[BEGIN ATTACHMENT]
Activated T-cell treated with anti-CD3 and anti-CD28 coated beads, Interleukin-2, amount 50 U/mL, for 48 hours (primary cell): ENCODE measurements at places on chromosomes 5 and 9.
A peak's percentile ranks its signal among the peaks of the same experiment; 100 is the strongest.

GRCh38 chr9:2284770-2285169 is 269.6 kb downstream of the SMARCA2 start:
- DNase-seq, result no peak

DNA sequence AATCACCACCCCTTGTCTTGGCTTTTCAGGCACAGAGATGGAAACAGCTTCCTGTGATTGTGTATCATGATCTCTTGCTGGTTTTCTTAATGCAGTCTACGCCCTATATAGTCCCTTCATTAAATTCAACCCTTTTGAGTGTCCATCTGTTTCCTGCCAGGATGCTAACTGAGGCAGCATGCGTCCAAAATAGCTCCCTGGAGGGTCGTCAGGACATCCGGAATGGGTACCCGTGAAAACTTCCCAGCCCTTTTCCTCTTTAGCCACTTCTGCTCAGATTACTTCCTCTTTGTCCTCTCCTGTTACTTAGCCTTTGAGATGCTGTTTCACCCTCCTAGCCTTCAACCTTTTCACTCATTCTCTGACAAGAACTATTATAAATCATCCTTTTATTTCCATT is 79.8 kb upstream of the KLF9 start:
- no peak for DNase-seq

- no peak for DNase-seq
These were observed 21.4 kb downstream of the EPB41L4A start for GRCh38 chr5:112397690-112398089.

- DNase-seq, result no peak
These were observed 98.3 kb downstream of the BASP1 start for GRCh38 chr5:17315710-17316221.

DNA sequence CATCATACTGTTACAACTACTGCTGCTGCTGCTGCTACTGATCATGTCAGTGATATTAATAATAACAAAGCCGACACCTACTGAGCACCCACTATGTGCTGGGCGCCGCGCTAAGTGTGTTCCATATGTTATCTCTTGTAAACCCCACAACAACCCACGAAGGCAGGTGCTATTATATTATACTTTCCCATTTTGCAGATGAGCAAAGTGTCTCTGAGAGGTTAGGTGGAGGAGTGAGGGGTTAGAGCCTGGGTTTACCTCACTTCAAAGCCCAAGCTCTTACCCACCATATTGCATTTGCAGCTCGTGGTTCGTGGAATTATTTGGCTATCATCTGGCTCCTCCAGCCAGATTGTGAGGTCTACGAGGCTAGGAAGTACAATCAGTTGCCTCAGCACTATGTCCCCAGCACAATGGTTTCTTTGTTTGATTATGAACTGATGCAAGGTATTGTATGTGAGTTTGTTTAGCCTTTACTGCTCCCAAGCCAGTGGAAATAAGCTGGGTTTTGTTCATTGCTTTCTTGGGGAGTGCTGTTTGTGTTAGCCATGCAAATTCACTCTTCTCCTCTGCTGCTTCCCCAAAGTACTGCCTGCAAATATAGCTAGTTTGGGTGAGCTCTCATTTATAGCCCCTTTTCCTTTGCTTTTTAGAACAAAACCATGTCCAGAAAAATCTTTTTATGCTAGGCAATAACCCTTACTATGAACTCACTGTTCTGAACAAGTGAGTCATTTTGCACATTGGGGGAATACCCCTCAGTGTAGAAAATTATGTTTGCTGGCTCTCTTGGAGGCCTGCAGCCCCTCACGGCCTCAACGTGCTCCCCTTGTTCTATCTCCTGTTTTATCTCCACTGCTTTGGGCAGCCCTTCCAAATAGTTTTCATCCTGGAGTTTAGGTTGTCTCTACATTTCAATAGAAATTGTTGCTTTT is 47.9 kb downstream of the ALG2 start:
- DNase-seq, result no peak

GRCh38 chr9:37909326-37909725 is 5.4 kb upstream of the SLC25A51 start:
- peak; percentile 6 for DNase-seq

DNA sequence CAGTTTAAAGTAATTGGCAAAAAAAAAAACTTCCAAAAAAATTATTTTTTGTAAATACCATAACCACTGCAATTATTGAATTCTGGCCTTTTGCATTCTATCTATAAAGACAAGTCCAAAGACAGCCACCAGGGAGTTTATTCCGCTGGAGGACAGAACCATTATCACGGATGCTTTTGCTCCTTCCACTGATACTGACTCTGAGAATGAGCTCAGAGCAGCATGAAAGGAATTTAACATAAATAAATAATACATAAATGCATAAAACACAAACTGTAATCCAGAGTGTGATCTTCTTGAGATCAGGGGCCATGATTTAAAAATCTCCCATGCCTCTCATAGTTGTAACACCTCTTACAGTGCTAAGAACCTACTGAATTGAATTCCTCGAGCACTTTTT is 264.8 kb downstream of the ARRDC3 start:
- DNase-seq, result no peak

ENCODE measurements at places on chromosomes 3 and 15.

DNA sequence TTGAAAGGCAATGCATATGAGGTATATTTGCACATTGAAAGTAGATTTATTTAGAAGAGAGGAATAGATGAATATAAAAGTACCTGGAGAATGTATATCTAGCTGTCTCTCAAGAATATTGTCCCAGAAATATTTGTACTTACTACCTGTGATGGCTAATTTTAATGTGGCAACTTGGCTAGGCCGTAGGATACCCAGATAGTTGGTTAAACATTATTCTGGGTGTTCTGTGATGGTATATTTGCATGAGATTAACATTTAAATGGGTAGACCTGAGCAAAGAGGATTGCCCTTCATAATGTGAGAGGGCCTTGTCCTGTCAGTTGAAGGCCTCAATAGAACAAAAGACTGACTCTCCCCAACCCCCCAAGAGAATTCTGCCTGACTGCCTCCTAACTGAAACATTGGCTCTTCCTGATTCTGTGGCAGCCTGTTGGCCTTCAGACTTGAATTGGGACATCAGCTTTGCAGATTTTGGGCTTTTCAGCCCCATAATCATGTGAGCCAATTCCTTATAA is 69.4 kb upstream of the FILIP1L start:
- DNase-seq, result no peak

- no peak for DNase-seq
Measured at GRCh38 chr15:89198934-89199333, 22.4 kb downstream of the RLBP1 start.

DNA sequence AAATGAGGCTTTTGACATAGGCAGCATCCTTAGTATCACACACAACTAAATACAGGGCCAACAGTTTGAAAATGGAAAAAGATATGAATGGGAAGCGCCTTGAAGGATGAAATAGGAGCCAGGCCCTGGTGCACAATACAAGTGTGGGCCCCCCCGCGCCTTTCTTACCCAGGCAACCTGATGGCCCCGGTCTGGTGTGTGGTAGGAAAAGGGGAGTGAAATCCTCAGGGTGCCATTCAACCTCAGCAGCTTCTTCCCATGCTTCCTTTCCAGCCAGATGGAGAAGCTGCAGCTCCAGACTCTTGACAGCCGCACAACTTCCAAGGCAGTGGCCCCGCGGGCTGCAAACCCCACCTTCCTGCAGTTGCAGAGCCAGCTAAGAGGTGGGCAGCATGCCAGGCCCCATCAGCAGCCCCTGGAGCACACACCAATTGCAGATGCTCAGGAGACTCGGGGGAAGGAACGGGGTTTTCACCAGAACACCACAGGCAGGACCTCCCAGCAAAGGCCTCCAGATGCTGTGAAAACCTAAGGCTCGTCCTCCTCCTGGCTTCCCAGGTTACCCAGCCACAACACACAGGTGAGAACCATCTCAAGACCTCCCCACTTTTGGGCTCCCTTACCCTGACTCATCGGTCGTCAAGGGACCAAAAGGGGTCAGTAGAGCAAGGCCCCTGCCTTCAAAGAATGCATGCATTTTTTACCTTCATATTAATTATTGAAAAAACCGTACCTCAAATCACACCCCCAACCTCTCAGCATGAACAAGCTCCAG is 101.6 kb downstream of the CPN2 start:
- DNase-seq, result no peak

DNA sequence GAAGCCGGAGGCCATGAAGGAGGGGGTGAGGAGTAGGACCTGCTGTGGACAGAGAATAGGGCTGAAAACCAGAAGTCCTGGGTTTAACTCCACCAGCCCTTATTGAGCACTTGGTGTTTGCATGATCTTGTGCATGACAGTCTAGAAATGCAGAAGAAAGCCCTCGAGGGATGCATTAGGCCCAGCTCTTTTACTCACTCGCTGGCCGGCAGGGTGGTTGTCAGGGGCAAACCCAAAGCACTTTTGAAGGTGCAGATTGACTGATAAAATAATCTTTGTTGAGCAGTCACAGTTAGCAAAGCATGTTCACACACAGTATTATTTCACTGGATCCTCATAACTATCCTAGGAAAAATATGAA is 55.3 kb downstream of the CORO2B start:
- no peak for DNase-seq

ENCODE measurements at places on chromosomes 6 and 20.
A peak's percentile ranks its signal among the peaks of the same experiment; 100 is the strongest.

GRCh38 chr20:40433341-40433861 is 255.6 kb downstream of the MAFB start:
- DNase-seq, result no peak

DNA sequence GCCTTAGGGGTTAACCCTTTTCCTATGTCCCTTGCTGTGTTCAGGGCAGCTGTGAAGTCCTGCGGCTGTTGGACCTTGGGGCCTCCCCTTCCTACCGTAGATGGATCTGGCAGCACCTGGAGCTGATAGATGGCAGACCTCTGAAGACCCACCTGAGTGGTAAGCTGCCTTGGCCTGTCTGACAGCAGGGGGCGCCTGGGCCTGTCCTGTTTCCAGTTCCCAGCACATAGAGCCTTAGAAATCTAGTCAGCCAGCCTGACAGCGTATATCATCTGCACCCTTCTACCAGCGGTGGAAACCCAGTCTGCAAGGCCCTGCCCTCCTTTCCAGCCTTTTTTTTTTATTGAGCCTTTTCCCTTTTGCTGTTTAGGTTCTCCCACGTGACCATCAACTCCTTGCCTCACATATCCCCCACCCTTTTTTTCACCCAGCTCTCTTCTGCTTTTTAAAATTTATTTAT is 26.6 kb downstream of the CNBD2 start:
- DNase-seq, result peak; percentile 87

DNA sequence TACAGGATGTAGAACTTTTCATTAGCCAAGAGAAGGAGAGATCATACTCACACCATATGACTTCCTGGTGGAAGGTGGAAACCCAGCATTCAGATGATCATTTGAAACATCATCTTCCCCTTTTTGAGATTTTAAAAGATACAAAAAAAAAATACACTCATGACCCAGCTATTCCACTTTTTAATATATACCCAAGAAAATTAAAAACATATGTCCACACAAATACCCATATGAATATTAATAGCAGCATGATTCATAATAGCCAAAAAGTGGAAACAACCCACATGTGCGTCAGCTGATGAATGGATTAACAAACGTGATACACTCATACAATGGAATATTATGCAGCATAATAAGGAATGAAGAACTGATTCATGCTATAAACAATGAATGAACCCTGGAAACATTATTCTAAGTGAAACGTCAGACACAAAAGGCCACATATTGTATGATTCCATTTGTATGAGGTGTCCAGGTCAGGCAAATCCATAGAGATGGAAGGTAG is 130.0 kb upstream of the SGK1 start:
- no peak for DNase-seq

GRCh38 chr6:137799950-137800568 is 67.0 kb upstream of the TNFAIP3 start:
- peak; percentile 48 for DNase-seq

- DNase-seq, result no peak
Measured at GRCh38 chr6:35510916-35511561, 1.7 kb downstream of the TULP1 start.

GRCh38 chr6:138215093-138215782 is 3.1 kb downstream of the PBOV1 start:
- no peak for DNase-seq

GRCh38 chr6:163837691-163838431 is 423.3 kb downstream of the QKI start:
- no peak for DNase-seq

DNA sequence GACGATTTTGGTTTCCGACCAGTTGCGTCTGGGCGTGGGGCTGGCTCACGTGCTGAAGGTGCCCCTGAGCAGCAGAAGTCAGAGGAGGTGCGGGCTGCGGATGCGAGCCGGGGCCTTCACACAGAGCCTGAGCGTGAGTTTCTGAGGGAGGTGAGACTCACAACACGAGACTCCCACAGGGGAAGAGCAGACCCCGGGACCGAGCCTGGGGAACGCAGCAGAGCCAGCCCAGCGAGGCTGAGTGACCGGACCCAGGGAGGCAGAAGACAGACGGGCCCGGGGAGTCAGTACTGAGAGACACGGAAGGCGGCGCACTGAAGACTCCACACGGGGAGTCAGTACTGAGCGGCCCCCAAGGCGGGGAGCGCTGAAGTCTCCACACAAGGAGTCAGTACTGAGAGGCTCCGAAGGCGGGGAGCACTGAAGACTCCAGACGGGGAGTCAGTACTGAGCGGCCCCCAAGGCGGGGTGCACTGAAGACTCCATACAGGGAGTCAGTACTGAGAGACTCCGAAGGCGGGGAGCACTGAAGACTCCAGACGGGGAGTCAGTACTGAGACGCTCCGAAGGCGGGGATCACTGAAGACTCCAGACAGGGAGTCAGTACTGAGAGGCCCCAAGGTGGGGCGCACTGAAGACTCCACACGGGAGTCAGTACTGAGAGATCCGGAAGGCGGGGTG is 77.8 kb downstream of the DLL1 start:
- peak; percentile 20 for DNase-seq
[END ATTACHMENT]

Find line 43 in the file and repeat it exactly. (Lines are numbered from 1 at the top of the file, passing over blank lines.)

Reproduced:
- peak; percentile 20 for DNase-seq